Although private liberal arts colleges (PLACs) are spending less on their students' educations than they did in the past, they favor those who can pay more of it. A recent working paper found that the "total cost per student also declined by 4.5 percent per year from 2008 to 2011" at PLACs. And when Inside Higher Ed interviewed 462 admissions counselors at PLACs in 2011, 20% said applicants with bad grades who can pay full tuition have an advantage over better academic performers from poorer families in the admissions process.
But this is what makes the Arthur Vining Davis Foundations' grantmaking really cool. AVDF focuses its generosity on "privately governed and supported four-year, residential, liberal arts institutions which place strong emphasis on teaching and whose students choose majors primarily in the arts and sciences," as opposed to career-oriented schools. (See Arthur Vining Davis Foundation: Grants for Higher Education.) The foundation places an emphasis on Appalachian schools, historically black colleges, tribal colleges, and Work College Consortium-affiliated schools that understand the importance of recruiting kids from marginalized backgrounds.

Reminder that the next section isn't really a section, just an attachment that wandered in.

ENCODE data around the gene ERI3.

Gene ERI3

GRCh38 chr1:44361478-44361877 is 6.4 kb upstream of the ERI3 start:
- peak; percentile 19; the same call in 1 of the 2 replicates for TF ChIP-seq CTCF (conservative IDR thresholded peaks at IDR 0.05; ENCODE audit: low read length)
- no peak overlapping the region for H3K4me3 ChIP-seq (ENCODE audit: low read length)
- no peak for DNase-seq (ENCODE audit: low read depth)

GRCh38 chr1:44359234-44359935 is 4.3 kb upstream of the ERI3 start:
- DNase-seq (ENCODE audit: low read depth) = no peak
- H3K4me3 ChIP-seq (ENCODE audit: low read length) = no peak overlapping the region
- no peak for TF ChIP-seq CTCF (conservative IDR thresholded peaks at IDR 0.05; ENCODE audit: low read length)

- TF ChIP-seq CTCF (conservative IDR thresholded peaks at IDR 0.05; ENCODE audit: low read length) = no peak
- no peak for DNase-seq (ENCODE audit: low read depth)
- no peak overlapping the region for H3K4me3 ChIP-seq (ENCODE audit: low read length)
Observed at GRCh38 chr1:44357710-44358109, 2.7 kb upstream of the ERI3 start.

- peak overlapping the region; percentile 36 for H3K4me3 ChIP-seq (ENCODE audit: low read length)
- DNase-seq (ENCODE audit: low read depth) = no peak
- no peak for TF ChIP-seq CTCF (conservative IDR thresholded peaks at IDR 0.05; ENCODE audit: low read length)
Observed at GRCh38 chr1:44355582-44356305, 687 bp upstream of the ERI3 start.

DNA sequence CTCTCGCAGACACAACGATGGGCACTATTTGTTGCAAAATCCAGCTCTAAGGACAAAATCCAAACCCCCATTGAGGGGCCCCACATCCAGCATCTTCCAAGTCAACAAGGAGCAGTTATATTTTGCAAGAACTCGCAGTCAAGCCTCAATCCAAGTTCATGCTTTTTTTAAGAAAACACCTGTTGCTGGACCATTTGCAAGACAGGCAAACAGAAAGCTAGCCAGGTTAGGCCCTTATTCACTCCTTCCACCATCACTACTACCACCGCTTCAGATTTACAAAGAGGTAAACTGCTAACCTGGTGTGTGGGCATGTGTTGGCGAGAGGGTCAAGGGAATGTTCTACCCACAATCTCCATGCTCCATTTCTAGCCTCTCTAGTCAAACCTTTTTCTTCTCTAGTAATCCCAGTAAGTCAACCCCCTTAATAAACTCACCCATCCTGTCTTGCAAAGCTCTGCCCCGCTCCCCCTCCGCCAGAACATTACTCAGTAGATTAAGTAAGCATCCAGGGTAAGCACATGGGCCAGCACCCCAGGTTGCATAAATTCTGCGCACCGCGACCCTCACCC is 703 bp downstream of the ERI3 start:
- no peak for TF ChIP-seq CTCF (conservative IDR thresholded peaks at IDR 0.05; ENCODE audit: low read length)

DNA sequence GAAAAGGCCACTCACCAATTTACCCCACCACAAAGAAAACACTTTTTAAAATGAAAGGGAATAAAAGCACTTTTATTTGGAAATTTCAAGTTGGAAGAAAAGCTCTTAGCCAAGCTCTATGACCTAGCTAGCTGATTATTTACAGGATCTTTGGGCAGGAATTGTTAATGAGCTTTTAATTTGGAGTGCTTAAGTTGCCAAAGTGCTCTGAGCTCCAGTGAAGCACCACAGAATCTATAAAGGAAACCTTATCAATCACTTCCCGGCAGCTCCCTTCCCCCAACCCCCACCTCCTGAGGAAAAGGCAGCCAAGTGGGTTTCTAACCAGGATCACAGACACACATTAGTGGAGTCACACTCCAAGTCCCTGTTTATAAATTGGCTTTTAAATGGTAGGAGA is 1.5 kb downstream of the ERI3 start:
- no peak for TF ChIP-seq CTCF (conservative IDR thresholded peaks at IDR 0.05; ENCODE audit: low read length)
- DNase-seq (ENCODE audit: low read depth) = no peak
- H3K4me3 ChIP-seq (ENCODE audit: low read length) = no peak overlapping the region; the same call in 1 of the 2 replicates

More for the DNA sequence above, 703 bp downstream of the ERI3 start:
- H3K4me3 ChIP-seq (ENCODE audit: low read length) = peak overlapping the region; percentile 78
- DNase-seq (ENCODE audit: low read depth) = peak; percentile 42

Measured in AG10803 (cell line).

AVDF gives to PLACs with these types of sensibilities and leaves it to a school's president to allocate the money in accordance with its best intuitions. (Read AVDF President Nancy Cable's IP profile.)
Recipients in 2013 included Clark University, Grinnell College, and Hamilton.
By no means is AVDF a household name in higher ed funding. Its grants average between $200,000 and $250,000; two rare exceptions include $2 million to Emory in 2002 and $1.5 million for Brandeis in 2007. But the reason I am writing about AVDF here is that it will soon increase its grantmaking in the area. Nancy J. Cable, former Bates College vice president, replaced the retiring AVDF president, Dr. John Howe, in late 2012. Cable has spent many years fundraising for liberal arts colleges, and it seems likely that she will devote a larger share of AVDF's resources to higher education than did Howe, who, while also highly educated, spent much of his career in the military and government sectors.